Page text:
Contact lens maker Bausch & Lomb has agreed to pay $10 million to exit multidistrict litigation brought by a class of consumers accusing the company of conspiring with others to fix the prices for contacts.
A Florida bankruptcy judge confirmed a liquidation plan Tuesday in the Chapter 11 bankruptcy of 1 Global Capital LLC, a purported commercial lender that federal authorities have alleged was at the center of a $330 million Ponzi scheme.
The proposed debtor-in-possession financing package in the Chapter 11 case of luxury theater operator iPic Entertainment needs to be reworked after a Delaware judge ruled Tuesday that previously unencumbered assets of the debtor can be subject to new liens on a limited basis.
Greenspoon Marder LLP has hired a hospitality industry pioneer for its corporate timeshare group, tapping him to bring his M&A expertise back to the law firm he left years ago to serve as general counsel and then president of vacation company Interval International.
MGM reportedly could sell and lease back the Las Vegas MGM Grand and Bellagio, Blackstone is said to have picked up four California apartment complexes for $312 million, and Mindful Management has reportedly bought a Florida industrial property for $8.8 million.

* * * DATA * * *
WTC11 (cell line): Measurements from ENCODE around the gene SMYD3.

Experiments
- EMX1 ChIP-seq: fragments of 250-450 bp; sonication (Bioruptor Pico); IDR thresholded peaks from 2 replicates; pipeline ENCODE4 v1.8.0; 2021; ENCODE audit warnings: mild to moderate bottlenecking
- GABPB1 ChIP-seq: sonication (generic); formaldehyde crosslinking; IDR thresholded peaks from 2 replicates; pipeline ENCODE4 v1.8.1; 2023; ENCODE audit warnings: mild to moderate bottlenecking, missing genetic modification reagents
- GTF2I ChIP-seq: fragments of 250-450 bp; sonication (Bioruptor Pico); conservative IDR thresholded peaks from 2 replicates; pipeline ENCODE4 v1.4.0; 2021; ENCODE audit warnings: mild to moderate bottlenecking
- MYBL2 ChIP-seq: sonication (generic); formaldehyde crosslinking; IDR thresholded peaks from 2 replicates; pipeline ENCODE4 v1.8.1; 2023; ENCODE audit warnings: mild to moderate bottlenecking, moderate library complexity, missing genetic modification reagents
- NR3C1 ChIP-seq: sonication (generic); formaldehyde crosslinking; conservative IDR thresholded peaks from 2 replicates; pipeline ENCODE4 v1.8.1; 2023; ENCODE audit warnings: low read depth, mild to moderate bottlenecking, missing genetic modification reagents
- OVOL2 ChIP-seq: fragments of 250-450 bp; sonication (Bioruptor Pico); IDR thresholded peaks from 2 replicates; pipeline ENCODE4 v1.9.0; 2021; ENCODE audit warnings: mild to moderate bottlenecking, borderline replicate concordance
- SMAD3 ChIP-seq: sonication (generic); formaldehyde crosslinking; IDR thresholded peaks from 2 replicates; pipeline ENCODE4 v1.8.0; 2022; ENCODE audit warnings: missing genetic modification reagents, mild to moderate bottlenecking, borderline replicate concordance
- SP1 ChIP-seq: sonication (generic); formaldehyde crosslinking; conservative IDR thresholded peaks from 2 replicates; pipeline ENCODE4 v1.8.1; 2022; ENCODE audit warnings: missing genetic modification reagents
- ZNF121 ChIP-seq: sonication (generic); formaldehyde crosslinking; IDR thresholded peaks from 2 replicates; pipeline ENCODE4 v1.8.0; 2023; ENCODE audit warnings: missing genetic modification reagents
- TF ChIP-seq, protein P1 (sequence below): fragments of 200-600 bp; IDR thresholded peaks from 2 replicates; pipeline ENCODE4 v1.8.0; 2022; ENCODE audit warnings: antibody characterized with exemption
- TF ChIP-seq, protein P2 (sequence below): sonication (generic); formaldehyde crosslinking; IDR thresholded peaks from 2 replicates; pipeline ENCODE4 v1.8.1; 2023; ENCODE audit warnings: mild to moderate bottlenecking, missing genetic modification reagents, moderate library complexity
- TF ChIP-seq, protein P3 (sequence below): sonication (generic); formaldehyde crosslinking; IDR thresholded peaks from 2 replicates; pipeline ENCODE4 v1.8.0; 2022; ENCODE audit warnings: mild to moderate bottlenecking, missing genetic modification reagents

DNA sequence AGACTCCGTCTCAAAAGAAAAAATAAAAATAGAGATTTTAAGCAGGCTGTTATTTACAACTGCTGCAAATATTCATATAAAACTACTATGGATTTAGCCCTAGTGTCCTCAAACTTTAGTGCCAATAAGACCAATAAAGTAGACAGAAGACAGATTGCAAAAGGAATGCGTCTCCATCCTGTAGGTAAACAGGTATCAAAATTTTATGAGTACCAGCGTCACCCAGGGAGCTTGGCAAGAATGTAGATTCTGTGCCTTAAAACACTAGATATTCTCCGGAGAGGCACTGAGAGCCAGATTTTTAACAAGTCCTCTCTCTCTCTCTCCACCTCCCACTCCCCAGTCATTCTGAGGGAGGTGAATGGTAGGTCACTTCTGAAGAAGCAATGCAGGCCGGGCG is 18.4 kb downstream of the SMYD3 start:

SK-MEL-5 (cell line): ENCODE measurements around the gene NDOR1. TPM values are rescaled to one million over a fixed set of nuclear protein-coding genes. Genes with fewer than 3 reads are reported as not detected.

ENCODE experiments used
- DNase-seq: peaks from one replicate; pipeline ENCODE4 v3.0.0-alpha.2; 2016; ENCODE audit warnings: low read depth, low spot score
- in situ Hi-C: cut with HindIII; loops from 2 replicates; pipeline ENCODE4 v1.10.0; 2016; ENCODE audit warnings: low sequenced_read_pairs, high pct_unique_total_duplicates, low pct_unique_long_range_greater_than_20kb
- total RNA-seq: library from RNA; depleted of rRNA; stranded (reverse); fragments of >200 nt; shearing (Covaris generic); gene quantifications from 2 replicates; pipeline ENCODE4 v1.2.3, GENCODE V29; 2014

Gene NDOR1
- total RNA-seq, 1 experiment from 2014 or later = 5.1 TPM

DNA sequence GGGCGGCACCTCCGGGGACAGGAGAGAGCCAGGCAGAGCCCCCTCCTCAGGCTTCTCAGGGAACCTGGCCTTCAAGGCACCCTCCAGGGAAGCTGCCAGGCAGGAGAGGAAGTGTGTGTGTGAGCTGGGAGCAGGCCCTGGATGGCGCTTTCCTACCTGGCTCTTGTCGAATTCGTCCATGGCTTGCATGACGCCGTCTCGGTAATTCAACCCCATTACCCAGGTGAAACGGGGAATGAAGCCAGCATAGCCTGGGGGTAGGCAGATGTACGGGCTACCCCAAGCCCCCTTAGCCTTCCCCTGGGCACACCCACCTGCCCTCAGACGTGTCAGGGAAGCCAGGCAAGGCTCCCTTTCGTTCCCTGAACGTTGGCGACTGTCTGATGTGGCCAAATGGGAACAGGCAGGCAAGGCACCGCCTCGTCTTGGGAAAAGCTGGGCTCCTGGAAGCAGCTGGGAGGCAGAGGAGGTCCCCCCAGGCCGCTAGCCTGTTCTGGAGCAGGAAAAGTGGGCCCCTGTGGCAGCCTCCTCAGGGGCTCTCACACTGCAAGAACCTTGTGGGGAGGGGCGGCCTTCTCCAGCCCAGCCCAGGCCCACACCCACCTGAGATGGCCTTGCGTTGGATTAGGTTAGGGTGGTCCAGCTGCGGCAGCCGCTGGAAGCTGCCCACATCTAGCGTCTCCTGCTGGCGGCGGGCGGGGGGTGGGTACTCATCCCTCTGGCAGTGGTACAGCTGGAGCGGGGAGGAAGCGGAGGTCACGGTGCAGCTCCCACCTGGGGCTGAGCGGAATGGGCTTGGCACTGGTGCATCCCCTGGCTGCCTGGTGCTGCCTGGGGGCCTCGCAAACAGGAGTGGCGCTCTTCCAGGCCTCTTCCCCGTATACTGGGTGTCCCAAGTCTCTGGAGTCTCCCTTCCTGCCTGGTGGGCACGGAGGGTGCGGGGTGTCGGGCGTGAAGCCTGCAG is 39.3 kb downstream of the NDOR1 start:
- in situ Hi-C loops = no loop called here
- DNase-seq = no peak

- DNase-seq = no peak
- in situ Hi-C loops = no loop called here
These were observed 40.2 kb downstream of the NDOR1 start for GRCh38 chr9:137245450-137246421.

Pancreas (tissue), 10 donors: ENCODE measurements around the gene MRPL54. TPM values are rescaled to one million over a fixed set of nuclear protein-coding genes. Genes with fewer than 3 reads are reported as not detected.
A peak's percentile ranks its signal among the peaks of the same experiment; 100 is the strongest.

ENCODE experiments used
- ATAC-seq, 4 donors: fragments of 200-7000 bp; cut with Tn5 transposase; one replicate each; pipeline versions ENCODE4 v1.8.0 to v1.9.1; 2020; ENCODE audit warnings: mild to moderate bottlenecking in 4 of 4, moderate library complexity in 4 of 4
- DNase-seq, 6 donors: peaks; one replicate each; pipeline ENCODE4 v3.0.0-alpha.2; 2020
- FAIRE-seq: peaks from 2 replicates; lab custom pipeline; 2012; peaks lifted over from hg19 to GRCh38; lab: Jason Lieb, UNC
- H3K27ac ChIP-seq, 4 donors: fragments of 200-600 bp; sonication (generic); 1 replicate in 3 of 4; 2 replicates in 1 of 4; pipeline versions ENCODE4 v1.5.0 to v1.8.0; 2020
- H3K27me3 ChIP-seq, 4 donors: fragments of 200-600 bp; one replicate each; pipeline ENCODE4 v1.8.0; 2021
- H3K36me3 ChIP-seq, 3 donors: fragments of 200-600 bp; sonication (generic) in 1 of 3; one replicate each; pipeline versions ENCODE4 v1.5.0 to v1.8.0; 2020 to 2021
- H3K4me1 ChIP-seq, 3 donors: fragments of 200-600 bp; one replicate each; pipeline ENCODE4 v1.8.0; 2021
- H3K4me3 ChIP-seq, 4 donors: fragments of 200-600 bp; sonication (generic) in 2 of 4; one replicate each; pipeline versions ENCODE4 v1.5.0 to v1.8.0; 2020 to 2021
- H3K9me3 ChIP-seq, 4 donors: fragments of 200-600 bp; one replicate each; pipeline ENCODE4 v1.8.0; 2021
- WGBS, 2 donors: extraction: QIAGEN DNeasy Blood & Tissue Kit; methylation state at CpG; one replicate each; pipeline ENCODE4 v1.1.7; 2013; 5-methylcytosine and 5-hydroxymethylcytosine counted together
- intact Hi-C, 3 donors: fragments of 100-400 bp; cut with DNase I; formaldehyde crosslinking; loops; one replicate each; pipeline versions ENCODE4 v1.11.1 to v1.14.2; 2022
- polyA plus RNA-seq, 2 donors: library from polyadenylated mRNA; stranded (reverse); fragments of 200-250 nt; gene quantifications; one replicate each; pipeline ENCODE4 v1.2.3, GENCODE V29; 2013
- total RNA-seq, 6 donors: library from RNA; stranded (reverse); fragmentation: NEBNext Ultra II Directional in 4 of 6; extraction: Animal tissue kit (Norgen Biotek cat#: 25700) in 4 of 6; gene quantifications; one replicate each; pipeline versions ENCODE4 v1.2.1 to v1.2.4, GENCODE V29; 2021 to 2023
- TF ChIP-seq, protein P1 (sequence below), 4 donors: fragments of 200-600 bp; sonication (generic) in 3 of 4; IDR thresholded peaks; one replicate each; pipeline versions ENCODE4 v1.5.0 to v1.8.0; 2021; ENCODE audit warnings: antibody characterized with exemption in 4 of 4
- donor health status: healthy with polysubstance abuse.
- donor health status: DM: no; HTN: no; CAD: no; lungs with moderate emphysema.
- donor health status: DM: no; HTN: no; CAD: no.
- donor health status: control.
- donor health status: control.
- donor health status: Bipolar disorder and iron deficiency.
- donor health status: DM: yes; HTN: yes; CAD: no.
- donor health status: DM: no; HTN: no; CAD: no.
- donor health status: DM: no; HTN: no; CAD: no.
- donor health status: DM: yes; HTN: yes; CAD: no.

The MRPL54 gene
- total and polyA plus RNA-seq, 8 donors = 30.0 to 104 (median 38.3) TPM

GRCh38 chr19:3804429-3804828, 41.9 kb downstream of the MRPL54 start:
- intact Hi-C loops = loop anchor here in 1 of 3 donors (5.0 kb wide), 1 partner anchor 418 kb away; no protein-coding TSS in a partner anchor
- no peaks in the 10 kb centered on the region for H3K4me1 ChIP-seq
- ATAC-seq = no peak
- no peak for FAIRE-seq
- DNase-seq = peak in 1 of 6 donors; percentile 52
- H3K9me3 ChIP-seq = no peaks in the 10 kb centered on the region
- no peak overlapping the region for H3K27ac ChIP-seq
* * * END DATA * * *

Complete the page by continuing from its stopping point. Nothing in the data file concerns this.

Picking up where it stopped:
ACON Equity Management LLC told a London judge Tuesday that an investment vehicle it used to buy a Florida energy company cannot avoid paying it $4 million after the U.S. private equity firm sold its stake in the company.
A contract that Australian Open champion Naomi Osaka signed when she was a minor is unenforceable, because the instructor making the deal did not get the contract approved under Florida law, a Florida state judge has ruled.
An arbitration agreement dooms a former JPMorgan Chase & Co. worker's suit claiming the bank didn’t give employees proper notice about continuing their health care coverage after being let go, JPMorgan has told a Florida federal judge.
A proposed class of investors waited too long to file a certification bid in their suit accusing the now-defunct cryptocurrency company Centra Tech of fraudulently raising $32 million in a 2017 initial coin offering, a Florida federal judge ruled Monday.
A veteran South Florida securities lawyer and former partner at Kopelowitz Ostrow Ferguson Weiselberg Gilbert PA was charged Tuesday with securities fraud on claims that he facilitated an alleged Ponzi scheme through purported commercial lender 1 Global Capital LLC that raised in excess of $330 million from thousands of investors.
Florida's First District Court of Appeal will allow the state House of Representatives to enter a case in which a lower court found that regulations it established for medical marijuana treatment centers are unconstitutional, finding that the House has a "cognizable interest" in the suit's outcome.